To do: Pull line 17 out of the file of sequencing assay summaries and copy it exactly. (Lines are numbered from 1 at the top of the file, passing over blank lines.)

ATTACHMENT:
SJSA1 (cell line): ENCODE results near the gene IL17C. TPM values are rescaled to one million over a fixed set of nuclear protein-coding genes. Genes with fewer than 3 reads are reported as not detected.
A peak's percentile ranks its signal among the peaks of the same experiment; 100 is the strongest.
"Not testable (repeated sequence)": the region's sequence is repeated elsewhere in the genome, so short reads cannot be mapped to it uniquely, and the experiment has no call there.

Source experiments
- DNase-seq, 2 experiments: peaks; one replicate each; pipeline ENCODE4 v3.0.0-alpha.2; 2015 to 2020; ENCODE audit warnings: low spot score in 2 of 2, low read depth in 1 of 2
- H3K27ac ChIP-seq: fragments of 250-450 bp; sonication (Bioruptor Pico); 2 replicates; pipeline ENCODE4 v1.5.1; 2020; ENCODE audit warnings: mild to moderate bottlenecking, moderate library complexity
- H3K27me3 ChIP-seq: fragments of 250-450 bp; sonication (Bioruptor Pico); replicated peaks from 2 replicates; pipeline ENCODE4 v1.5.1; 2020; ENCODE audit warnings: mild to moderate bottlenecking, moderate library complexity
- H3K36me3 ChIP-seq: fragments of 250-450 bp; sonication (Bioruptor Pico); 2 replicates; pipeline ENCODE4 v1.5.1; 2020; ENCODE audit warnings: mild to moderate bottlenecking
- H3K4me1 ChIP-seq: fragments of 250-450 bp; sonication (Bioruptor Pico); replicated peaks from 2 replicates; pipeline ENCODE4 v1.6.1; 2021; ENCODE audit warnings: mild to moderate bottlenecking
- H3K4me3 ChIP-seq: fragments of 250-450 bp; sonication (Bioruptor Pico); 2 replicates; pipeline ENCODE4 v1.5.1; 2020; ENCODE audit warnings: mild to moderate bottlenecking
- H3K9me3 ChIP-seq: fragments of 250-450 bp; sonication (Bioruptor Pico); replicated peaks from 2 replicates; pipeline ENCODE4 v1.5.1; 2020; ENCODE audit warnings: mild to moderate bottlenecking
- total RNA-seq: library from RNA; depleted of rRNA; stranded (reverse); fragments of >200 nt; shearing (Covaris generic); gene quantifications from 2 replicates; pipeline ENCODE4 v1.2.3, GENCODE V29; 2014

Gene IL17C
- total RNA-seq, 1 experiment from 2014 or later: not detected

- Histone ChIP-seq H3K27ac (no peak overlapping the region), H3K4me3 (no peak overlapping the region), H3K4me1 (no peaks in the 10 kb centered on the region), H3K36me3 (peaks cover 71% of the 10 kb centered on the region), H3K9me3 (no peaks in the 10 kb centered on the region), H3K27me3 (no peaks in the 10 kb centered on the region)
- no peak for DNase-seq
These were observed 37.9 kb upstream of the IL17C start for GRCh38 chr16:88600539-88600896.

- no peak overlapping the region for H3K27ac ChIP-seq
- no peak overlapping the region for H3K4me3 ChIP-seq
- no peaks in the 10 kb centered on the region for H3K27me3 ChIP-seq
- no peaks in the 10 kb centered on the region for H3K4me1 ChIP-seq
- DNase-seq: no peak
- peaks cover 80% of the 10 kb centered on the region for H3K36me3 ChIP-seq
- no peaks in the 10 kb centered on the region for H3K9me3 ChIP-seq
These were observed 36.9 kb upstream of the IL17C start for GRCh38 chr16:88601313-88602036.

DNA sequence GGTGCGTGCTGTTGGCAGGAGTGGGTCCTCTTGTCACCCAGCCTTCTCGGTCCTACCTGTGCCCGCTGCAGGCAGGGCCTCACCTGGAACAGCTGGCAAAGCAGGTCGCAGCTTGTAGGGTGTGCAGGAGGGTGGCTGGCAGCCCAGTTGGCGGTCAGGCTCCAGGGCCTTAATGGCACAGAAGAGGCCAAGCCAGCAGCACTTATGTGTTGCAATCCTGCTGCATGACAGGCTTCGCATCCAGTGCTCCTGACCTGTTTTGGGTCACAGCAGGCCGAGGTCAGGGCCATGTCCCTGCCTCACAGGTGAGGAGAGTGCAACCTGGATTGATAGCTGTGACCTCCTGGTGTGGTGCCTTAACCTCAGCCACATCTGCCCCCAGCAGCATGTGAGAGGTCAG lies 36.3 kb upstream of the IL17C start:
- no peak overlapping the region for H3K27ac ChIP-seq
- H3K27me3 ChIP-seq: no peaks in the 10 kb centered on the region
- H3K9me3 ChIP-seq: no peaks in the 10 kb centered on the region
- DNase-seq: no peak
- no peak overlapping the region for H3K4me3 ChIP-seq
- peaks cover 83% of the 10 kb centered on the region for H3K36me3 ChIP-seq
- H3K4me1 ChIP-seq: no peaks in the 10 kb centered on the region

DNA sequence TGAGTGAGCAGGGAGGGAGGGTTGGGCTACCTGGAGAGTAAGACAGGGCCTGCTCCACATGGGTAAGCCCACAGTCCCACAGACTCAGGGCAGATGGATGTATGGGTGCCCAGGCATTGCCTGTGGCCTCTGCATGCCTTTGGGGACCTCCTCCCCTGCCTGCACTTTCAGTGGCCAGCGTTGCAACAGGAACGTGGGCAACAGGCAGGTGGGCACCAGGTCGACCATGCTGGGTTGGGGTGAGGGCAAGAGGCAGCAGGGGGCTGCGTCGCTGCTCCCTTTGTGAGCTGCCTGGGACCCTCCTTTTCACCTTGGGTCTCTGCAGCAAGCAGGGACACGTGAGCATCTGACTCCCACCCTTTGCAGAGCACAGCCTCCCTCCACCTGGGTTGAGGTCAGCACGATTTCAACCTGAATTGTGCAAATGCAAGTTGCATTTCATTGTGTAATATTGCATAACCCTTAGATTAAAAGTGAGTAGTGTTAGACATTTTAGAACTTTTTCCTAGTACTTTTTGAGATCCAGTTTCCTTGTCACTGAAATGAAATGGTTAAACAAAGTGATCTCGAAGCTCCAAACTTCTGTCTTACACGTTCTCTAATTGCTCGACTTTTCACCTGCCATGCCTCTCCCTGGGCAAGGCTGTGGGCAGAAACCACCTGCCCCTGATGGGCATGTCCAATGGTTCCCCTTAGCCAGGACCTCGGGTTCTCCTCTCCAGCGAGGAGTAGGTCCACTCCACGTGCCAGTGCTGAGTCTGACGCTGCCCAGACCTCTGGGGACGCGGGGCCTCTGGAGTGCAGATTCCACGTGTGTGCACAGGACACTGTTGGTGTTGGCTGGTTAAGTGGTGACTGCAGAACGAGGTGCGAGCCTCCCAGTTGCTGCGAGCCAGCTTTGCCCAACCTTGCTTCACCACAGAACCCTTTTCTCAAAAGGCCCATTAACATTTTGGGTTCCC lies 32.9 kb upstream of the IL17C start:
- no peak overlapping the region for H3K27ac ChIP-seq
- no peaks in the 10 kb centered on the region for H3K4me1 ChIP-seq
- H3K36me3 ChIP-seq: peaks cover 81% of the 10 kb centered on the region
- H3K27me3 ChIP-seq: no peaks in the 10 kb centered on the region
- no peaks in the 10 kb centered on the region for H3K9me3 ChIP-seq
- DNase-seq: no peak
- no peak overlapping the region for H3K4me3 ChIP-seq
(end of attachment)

These were observed 37.9 kb upstream of the IL17C start for GRCh38 chr16:88600539-88600896.